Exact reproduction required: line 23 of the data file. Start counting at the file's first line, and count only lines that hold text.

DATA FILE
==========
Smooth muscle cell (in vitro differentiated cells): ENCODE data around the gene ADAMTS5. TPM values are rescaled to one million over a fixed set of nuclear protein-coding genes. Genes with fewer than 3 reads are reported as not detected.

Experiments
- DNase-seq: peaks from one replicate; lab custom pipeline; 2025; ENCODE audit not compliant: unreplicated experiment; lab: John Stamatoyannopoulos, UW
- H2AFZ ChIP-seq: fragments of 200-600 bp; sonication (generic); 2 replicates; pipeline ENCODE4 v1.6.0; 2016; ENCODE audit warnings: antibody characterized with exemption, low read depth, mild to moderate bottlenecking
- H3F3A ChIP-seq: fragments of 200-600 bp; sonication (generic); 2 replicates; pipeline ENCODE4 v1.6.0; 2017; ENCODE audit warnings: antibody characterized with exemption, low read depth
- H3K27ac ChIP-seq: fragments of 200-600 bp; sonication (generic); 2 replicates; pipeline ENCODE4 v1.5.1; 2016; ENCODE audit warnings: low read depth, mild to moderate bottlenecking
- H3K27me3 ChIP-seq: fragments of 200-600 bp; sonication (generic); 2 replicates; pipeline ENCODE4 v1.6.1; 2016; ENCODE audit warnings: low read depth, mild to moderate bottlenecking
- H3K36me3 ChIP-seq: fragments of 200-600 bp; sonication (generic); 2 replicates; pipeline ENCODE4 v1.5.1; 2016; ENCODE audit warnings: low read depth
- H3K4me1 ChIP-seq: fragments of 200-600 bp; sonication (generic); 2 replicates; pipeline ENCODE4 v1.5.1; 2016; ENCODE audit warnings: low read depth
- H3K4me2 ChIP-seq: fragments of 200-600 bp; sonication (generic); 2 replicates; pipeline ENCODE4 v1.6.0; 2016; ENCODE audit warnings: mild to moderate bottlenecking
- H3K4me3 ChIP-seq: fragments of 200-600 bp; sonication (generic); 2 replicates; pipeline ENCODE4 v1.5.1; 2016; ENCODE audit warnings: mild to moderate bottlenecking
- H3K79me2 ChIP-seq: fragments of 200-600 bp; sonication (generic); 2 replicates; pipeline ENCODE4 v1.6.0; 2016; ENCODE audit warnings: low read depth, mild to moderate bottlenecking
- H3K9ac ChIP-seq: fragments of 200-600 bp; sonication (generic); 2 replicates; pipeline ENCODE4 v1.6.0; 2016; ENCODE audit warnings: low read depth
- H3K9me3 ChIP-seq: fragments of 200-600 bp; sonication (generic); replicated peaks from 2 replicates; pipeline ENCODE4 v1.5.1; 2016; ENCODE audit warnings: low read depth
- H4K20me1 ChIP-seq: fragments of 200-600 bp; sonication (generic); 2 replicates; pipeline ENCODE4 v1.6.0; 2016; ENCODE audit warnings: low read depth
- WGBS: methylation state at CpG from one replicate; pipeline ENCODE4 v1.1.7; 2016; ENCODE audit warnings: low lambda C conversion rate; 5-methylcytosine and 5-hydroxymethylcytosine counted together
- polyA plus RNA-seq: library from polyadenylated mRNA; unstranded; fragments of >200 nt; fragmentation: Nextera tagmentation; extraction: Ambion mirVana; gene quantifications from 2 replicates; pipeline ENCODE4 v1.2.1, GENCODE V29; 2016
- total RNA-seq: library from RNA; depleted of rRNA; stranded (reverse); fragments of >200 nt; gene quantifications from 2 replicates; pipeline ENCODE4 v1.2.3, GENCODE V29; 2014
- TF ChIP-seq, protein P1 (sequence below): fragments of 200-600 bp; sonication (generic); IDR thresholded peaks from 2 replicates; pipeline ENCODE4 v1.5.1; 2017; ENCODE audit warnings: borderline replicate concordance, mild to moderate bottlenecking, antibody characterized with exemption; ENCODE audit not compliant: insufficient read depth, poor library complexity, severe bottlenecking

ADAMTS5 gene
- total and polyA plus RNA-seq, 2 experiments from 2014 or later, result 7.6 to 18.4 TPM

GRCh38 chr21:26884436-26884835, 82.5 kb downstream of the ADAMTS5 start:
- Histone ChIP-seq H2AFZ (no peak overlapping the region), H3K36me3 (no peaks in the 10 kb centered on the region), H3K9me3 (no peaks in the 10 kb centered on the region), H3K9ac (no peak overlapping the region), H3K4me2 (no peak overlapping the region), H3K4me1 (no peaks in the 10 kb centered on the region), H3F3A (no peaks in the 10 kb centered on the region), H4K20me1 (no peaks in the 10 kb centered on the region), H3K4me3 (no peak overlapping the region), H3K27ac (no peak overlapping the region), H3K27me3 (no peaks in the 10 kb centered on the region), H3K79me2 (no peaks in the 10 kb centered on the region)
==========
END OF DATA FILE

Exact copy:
- Histone ChIP-seq H2AFZ (no peak overlapping the region), H3K36me3 (no peaks in the 10 kb centered on the region), H3K9me3 (no peaks in the 10 kb centered on the region), H3K9ac (no peak overlapping the region), H3K4me2 (no peak overlapping the region), H3K4me1 (no peaks in the 10 kb centered on the region), H3F3A (no peaks in the 10 kb centered on the region), H4K20me1 (no peaks in the 10 kb centered on the region), H3K4me3 (no peak overlapping the region), H3K27ac (no peak overlapping the region), H3K27me3 (no peaks in the 10 kb centered on the region), H3K79me2 (no peaks in the 10 kb centered on the region)